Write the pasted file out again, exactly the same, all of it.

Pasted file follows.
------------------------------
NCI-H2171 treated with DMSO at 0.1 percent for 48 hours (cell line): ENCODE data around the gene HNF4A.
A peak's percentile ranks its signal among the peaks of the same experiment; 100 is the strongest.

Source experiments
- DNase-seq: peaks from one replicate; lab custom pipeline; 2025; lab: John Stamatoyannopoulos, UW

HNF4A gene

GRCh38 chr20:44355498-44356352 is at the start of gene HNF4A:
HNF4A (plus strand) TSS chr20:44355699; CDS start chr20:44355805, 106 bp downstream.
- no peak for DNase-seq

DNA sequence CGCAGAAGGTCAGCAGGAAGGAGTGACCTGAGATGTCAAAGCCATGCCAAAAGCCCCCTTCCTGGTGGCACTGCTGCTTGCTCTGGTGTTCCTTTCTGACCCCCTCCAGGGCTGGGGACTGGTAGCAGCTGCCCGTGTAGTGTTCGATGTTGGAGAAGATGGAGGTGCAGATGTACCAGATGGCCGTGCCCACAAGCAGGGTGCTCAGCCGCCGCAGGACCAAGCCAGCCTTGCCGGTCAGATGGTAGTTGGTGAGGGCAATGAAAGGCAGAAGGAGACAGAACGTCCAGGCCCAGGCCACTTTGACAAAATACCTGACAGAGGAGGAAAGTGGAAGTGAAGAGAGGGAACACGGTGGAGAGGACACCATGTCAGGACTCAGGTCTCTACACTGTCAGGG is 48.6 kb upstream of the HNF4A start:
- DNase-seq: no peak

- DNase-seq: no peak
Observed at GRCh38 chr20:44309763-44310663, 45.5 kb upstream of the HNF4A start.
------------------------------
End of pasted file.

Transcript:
NCI-H2171 treated with DMSO at 0.1 percent for 48 hours (cell line): ENCODE data around the gene HNF4A.
A peak's percentile ranks its signal among the peaks of the same experiment; 100 is the strongest.

Source experiments
- DNase-seq: peaks from one replicate; lab custom pipeline; 2025; lab: John Stamatoyannopoulos, UW

HNF4A gene

GRCh38 chr20:44355498-44356352 is at the start of gene HNF4A:
HNF4A (plus strand) TSS chr20:44355699; CDS start chr20:44355805, 106 bp downstream.
- no peak for DNase-seq

DNA sequence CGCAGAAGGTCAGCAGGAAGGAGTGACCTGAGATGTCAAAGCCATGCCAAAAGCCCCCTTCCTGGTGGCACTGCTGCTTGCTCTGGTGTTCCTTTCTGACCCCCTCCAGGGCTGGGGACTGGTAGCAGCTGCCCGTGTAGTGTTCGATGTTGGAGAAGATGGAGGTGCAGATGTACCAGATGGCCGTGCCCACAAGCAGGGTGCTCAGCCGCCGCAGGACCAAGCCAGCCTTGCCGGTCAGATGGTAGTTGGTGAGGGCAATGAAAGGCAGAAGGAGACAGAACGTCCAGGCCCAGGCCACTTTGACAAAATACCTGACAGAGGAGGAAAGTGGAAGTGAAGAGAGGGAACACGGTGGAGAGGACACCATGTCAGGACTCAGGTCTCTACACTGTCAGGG is 48.6 kb upstream of the HNF4A start:
- DNase-seq: no peak

- DNase-seq: no peak
Observed at GRCh38 chr20:44309763-44310663, 45.5 kb upstream of the HNF4A start.